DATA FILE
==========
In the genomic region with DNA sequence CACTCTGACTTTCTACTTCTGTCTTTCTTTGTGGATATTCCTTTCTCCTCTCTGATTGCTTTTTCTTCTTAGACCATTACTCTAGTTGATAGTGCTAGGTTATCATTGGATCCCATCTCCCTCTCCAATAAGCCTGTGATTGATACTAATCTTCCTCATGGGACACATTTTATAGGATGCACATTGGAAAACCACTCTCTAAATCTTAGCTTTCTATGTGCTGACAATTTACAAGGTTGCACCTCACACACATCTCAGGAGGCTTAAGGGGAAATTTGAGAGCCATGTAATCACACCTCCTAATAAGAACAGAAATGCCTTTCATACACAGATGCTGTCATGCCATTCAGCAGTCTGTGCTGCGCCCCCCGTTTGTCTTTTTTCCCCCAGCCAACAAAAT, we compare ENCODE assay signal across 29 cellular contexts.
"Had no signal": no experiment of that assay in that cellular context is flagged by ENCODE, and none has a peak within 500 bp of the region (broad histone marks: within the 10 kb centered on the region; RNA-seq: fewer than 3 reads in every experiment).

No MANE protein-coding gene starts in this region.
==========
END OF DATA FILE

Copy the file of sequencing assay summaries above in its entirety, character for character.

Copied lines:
In the genomic region with DNA sequence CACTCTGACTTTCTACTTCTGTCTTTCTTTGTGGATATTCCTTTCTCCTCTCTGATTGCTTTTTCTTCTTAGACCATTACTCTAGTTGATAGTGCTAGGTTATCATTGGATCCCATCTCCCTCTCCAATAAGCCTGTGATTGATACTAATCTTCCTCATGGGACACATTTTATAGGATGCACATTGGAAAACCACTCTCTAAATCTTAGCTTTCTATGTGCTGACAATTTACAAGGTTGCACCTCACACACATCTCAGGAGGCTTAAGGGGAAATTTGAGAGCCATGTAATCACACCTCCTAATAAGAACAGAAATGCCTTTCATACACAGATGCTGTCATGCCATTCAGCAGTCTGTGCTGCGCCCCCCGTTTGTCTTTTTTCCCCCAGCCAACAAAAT, we compare ENCODE assay signal across 29 cellular contexts.
"Had no signal": no experiment of that assay in that cellular context is flagged by ENCODE, and none has a peak within 500 bp of the region (broad histone marks: within the 10 kb centered on the region; RNA-seq: fewer than 3 reads in every experiment).

No MANE protein-coding gene starts in this region.